When reenacting or acting as a historical interpreter, its good to have a few historical dates and stories to share. This series will publish a few.

March 22, 1765                 STAMP ACT 

The Stamp Act of 1765 was the first internal tax levied directly on American colonists by the British Parliament. The act, which imposed a tax on all paper documents in the colonies, came at a time when the British Empire was deep in debt from the Seven Years’ War (1756-63) and looking to its North American colonies as a revenue source. 

Arguing that only their own representative assemblies could tax them, the colonists insisted that the act was unconstitutional, and they resorted to mob violence to intimidate stamp collectors into resigning. Parliament passed the Stamp Act on March 22, 1765 and repealed it in 1766, but issued a Declaratory Act at the same time to reaffirm its authority to pass any colonial legislation it saw fit. The issues of taxation and representation raised by the Stamp Act strained relations with the colonies to the point that, 10 years later, the colonists rose in armed rebellion against the British.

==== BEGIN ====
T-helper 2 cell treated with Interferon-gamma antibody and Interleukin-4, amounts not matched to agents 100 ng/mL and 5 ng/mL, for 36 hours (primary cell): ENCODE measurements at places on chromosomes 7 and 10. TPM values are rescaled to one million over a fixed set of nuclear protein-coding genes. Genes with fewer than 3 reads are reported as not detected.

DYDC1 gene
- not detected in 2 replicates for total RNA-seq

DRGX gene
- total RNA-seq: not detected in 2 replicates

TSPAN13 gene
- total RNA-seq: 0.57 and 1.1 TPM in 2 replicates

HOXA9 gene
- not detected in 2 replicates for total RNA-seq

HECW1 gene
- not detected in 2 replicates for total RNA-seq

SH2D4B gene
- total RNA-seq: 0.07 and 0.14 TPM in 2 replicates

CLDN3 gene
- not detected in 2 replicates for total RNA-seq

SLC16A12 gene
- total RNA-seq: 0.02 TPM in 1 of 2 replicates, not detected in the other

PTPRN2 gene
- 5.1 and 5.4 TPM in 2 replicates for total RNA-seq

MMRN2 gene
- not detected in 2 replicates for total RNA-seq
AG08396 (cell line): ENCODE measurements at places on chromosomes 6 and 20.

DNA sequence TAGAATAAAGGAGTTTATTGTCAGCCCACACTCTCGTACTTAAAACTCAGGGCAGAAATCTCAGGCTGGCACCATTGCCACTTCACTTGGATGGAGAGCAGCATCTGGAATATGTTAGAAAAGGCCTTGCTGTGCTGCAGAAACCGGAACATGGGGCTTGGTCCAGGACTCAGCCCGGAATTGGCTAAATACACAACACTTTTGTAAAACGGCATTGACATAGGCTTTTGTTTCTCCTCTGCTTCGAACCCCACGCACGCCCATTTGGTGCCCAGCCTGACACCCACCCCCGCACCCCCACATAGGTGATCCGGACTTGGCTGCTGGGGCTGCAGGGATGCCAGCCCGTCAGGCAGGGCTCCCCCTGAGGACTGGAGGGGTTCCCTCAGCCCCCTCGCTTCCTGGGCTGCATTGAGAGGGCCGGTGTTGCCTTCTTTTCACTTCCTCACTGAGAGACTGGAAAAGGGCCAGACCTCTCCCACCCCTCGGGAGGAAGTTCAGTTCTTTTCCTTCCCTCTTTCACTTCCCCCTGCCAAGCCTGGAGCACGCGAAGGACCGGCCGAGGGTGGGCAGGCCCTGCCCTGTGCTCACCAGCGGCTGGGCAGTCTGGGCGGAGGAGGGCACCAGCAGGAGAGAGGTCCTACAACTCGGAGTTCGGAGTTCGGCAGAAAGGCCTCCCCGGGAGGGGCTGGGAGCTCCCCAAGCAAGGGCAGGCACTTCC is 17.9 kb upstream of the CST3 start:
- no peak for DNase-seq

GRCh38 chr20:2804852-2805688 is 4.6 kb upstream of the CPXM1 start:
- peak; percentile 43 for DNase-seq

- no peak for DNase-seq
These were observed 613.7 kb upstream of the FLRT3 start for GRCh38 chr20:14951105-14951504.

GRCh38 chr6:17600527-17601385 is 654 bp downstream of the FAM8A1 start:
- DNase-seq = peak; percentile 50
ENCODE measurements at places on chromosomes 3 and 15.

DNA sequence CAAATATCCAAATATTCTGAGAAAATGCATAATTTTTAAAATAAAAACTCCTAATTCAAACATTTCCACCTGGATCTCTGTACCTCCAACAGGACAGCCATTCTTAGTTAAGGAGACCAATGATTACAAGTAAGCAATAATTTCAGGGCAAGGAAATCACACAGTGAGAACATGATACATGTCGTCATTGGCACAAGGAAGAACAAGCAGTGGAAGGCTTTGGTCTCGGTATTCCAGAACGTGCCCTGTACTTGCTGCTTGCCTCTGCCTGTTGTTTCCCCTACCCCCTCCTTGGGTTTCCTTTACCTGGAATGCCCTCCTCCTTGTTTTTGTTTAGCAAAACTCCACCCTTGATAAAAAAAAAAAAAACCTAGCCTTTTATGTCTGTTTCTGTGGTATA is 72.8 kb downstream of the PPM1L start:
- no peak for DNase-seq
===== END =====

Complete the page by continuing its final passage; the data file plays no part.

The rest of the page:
This new tax was imposed on all American colonists and required them to pay a tax on every piece of printed paper they used. Ship’s papers, legal documents, licenses, newspapers, other publications, and even playing cards were taxed.


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Published by Michael Carver

My goal is to bring history alive through interactive portrayal of ordinary American life in the late 18th Century (1750—1799) My persona are: Journeyman Brewer; Cordwainer (leather tradesman but not cobbler), Statesman and Orator; Chandler (candle and soap maker); Gentleman Scientist; and, Soldier in either the British Regular Army, the Centennial Army, or one of the various Militia. Let me help you experience history 1st hand!

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